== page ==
Scheffel, Dr. David Z., U. College of the Cariboo, Kamloops, B.C., Canada - To aid research on 'Patterns of Relations Between Rural Roma and Ethnic Slovaks'
DR. DAVID Z. SCHEFFEL, University College of the Cariboo, Kamloops, British Columbia, Canada, received funding in December 2003 to aid research on 'Patterns of Relations Between Rural Roma and Ethnic Slovaks.' The research carried out as part of this grant sought to assess variation in the quality of relations between rural Roma and ethnic Slovaks in the Presov district of eastern Slovakia. Five ethnically mixed villages were visited between January and June 2004, and informants representing both groups were interviewed in order to obtain insight into emic methods employed in the determination of the quality of local relations. The methods themselves were found to be highly asymmetrical since they favor the (Slovak) majority community. Although Romani commentators are well aware and often critical of this asymmetry, they nevertheless accept the standards imposed on them and use them to evaluate their own standing as well as that of neighboring groups. The most important standards are those of cultural refinement and deviance. Roma who score well on these, that is, those who are 'cultured' and law-abiding, become known as 'good gypsies', and their communities may become quite well integrated into the local majority society. On the other hand, Roma who exhibit a marked deficit in both realms are branded as 'bad gypsies' and barred from other than fleeting intercourse with ethnic Slovaks. Since the examined settings differ little in terms of socioeconomic variables, it appears that the roots of the observed distinctions go back to the era of early socialism when higher-order integrationist efforts in the realms of housing and education were received and implemented with varying degrees of enthusiasm and cooperation by municipal authorities.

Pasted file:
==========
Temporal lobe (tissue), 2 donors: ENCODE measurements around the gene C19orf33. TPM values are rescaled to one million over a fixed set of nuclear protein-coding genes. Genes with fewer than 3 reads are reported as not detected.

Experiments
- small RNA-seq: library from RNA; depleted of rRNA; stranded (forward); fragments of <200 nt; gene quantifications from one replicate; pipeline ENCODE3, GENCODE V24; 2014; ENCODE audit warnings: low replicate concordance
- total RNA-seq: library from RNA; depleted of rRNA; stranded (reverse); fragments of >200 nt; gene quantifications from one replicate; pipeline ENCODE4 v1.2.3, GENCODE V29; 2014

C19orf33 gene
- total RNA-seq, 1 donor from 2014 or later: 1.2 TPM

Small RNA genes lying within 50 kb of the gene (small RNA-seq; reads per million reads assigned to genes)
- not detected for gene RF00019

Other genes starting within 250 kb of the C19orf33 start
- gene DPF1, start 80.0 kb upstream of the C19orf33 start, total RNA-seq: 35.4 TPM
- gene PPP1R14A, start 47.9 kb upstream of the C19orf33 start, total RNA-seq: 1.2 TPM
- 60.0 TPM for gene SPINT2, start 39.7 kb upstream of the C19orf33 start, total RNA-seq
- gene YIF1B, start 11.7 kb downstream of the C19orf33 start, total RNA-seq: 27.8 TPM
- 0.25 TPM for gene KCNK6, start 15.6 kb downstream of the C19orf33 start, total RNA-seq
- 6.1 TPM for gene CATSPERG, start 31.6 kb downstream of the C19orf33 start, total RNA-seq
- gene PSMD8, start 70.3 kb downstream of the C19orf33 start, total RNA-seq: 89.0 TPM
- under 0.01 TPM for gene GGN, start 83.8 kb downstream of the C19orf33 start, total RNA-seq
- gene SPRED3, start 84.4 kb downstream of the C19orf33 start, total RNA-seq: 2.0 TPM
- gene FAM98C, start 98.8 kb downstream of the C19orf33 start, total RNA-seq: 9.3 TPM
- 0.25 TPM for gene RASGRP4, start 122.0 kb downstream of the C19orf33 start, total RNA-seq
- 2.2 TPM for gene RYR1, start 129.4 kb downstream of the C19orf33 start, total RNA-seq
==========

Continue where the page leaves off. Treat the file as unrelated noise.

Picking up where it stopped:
Scheffel, David Z.. 2005. Svinia in Black and White: Slovak Roma and their Neighbours. Broadview Ethnographies & Case Studies. Broadview Press: Toronto
Scheffel, David. 2008. Ethnic Micropolotics in Eastern Europe: A Case Study from Slovakia’s Gypsy Archipelago. Anthropology Today 24(4):23-25.
Carlson, Jennifer Douglass, U. of Texas, Austin, TX - To aid research on 'Generating Landscapes: The Impact of Wind Turbine Installation on Frisian Communities in Coastal Northern Germany,' supervised by Dr. Kathleen C. Stewart